Articles Posted in Criminal Defense

What is Blood Alcohol Concentration (BAC)?

Our clients facing Illinois DUI charges often ask us to explain Blood Alcohol Concentration (often referred to as Blood Alcohol Content or BAC). BAC is most commonly used as a measure of alcohol intoxication for legal purposes.

BAC is usually expressed as a percentage of ethanol in the blood in units of mass of alcohol per volume of blood. For example, a BAC of 0.08 means that there are 0.08 g of alcohol for every deciliter (100 milliliters) of blood.

The Illinois Secretary of State is cancelling large numbers of driver’s licenses and state IDs due to fraud. The Secretary of State processes and compares the photos of anyone who applies for or renews a driver’s license or state ID in a central digital database. Therefore, if you obtained a license or ID under a false name, date of birth or social security number, there is a high probability that the Secretary of State’s facial recognition system will flag your application.

While you may initially leave the facility with a temporary permit (paper license), the official plastic license or ID may never arrive. Months later, in it’s place, you may receive a Notice of Cancellation which indicates that you “committed a fraudulent offense in the making of an application” directing you to contact the Illinois Secretary of State Fraudulent Review Unit. In turn, the matter is turned over to a Secretary of State Police investigator. At that time, an in-person interview may be required.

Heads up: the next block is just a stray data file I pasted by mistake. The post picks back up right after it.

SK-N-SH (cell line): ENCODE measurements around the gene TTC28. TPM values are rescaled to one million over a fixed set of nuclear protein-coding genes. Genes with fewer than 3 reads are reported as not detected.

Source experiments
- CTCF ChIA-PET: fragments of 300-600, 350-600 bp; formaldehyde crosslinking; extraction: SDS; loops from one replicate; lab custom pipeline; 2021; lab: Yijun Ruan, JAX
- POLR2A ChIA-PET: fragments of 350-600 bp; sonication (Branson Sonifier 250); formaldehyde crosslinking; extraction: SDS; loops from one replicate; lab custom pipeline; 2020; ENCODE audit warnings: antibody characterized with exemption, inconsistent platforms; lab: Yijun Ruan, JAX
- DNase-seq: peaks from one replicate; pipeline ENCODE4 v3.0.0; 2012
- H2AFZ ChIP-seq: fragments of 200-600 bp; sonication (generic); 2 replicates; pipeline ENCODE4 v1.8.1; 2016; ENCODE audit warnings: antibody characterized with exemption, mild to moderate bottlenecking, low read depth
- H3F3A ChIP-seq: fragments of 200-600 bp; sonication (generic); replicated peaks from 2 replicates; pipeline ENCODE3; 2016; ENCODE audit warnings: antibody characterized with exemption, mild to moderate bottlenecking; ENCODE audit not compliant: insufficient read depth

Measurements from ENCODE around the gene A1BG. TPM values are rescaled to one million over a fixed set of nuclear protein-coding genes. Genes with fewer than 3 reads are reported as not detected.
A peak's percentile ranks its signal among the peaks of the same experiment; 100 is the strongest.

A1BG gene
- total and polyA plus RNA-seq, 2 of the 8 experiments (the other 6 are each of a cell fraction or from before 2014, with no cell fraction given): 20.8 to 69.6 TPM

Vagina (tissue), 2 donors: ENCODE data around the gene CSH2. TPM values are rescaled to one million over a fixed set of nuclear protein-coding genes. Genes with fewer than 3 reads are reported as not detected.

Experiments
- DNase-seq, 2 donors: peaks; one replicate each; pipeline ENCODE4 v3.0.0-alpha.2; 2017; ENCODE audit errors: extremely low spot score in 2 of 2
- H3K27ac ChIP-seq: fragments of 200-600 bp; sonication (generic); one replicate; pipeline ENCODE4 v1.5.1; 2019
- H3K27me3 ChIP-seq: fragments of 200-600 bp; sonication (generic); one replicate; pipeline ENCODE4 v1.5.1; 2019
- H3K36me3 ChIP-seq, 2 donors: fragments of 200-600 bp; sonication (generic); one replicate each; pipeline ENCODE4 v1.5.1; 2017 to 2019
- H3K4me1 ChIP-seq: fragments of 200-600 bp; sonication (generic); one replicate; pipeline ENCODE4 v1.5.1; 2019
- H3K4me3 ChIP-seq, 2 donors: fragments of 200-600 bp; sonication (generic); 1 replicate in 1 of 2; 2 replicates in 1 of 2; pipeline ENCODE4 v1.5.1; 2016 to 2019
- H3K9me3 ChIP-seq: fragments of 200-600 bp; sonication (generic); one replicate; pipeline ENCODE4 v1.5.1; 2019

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It isn’t unusual for the lawyers at The Davis Law Group, P.C. to work with individuals who committed the fraudulent offense a decade or two ago. These individuals may have previously renewed their driver’s license multiple times without any issues. The technology has changed over the years and allowed even very old instances of fraud to be uncovered.

The DUI defense attorneys at The Davis Law Group, P.C. often represent clients who were trying to be responsible and “sleep it off.” Unfortunately, this area of Illinois law is complex. In Illinois, it is unlawful for a person to be driving OR in actual physical control of a motor vehicle while under the influence.